"That's the beauty of photography," Kennerly said. "Nick took the picture of the girl because it was happening. It wasn't to make a political point. I think we appreciate that our pictures can educate, make people get emotional about it, say whatever they want."

Another audience member asked, "What is the comparison between being the reporter of the camera vs. being the artist with a camera? How conscious are you of the composition?"

"That's why God created cropping," Kennerly said. "We're just happy to get something in there that we can deal with later. Artistic is not a word that goes through my mind at that moment usually."

"I fell into the familiarity hole of being in a situation day in and day out. I go to a photo fitness workout, where you go into your neighborhood and take pictures of things you just don't see. I don't think my pictures change or have become more thoughtful over the years. I do think more about what I'm doing, not as an artist, but what's a better way to tell a story.

Kennerly is the author of seven books.  The most recent, David Hume Kennerly On the iPhone, was released in the fall of 2014.  Previous books include ShooterPhoto OpSeinoff: The Final Days of SeinfeldPhoto du Jour, and Extraordinary Circumstances: The Presidency of Gerald R. Ford.  He produced, “Barack Obama: The Official Inaugural Book,” and was one of its principal photographers.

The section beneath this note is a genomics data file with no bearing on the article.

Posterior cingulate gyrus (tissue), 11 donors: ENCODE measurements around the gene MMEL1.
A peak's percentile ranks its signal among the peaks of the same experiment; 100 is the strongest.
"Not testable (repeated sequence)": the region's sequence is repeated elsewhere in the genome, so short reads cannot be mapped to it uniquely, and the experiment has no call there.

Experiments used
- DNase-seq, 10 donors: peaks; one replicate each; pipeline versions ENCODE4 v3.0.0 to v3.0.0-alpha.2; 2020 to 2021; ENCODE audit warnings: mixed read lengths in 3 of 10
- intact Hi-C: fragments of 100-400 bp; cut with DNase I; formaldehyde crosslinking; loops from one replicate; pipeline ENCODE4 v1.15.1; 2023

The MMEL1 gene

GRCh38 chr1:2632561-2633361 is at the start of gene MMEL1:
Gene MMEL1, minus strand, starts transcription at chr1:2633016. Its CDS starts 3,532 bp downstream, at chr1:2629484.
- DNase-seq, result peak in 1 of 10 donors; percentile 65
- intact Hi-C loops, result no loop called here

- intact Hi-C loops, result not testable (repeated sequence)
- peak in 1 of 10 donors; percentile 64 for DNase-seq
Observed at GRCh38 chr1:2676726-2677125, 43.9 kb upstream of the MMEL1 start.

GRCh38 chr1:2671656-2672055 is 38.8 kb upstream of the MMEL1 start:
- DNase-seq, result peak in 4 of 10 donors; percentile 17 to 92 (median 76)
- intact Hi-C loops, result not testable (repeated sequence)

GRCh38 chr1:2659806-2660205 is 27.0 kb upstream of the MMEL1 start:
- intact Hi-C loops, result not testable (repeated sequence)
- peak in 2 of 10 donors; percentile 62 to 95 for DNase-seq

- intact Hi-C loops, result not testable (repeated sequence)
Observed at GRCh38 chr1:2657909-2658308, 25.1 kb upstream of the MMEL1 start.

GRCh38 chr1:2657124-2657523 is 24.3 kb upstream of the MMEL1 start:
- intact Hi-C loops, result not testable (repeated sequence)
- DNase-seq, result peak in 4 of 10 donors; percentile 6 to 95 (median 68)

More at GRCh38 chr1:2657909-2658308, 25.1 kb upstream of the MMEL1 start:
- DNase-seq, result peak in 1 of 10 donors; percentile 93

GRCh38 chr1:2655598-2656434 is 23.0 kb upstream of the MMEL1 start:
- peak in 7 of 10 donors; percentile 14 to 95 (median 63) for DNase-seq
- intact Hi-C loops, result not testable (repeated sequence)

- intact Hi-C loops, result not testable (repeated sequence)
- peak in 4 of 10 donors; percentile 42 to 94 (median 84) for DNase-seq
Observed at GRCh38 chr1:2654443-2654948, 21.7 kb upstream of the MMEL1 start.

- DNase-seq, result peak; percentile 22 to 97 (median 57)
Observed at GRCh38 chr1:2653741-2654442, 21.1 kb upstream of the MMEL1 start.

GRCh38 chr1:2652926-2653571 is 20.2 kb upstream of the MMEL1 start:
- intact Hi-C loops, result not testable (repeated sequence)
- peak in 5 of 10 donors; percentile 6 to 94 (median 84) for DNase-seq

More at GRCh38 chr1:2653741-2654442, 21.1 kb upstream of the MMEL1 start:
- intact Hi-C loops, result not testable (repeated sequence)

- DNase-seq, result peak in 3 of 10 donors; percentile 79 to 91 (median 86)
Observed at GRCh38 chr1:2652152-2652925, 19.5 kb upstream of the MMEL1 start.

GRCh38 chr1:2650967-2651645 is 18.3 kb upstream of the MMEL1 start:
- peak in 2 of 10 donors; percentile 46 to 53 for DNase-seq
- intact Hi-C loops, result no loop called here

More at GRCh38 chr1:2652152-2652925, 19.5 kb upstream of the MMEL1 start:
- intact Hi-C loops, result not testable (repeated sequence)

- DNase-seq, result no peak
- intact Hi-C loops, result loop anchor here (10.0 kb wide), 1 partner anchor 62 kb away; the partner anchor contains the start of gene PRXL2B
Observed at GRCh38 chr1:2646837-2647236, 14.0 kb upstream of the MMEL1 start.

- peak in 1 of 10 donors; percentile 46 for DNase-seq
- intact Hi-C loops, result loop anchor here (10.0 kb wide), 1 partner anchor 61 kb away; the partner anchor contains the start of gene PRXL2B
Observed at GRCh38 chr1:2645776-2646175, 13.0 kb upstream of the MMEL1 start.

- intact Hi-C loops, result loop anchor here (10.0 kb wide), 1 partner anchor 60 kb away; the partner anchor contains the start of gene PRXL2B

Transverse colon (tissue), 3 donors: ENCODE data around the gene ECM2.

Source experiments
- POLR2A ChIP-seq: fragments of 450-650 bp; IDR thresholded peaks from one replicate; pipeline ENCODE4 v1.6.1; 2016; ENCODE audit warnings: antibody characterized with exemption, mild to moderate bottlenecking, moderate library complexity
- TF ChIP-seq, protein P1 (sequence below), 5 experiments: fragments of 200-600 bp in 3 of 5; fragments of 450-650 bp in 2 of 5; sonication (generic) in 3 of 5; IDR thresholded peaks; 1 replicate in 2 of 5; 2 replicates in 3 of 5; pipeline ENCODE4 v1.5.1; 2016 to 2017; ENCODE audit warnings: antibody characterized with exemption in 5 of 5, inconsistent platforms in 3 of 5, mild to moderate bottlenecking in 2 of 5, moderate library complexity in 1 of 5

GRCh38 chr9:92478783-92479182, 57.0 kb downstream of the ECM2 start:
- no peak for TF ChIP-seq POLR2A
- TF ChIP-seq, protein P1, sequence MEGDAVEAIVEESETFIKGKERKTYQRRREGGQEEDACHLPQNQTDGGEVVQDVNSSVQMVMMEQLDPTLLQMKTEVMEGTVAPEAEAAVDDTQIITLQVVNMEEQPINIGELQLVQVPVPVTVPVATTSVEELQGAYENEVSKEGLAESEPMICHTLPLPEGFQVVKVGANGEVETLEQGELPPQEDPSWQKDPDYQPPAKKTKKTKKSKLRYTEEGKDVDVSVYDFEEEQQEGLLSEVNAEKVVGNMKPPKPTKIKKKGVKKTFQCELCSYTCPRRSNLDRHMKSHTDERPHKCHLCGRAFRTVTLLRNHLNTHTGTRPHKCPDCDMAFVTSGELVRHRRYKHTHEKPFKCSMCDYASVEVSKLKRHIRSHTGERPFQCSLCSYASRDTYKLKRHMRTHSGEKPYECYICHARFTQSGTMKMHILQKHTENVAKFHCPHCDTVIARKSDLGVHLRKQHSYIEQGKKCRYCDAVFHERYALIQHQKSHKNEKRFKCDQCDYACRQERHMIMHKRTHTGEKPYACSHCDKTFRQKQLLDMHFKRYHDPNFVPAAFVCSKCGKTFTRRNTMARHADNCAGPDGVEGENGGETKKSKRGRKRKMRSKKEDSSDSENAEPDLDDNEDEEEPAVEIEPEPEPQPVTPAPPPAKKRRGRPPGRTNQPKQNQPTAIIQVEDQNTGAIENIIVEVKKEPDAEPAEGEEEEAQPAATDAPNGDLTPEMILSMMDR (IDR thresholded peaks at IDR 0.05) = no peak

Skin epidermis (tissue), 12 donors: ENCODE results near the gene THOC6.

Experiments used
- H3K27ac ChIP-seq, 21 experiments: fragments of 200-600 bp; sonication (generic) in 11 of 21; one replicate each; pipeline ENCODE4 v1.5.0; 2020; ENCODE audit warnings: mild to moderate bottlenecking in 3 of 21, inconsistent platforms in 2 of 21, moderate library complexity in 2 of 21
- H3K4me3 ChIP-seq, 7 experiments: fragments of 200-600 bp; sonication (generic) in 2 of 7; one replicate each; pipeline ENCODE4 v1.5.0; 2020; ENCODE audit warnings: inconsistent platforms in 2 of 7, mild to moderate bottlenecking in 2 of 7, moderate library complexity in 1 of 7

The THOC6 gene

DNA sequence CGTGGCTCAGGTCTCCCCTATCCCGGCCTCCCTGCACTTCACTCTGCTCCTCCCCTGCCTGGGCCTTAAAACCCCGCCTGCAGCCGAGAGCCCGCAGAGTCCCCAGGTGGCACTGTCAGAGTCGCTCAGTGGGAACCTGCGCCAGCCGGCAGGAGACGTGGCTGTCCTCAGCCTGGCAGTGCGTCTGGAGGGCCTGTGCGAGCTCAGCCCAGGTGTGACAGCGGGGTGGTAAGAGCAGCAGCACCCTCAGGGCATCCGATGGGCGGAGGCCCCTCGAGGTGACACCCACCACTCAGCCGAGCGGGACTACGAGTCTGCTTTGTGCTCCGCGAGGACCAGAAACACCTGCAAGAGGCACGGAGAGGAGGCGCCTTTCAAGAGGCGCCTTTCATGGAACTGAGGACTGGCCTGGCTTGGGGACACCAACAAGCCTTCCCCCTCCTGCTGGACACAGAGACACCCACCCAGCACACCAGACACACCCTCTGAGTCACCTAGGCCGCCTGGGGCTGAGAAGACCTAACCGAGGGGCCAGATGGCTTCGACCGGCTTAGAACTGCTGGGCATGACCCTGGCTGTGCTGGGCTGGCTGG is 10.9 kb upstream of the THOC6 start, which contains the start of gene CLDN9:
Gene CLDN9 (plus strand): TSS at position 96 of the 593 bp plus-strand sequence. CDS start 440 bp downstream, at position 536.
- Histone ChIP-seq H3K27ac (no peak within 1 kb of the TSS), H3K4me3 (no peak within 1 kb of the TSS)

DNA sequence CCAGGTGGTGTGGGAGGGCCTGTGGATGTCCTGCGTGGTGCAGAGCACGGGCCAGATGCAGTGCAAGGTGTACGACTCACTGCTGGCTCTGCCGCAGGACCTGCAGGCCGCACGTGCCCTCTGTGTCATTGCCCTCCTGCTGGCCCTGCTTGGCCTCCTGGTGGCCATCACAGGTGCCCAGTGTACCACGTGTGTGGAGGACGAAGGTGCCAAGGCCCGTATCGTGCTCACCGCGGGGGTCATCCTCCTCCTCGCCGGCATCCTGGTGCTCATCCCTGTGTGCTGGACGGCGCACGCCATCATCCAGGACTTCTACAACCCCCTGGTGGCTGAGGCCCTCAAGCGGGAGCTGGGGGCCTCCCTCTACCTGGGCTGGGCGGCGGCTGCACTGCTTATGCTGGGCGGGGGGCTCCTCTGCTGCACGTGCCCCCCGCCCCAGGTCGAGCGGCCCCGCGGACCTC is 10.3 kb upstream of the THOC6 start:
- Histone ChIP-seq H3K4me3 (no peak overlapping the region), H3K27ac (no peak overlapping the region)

Moderator Angela Evans, Dean, LBJ School of Public Affairs; photographers Nick Ut and David Hume Kennerly; at the Vietnam Summit, LBJ Presidential Library, 27 April 2016.

Secretary of State

Wednesday evening Secretary of State John Kerry made the keynote address of the Vietnam Summit at the LBJ Presidential Library. He was introduced by former Texas Lieutenant Governor Ben Barnes, who also served as the top fund-raiser of the John Kerry presidential campaign.

"John Kerry voluntarily enlisted in the US Navy," Barnes said in his introduction, "serving two tours of duty, earning a silver star, a bronze star, and three purple hearts. He became a veteran speaking hard truths against the war. As a senator he served on Foreign Relations Committee."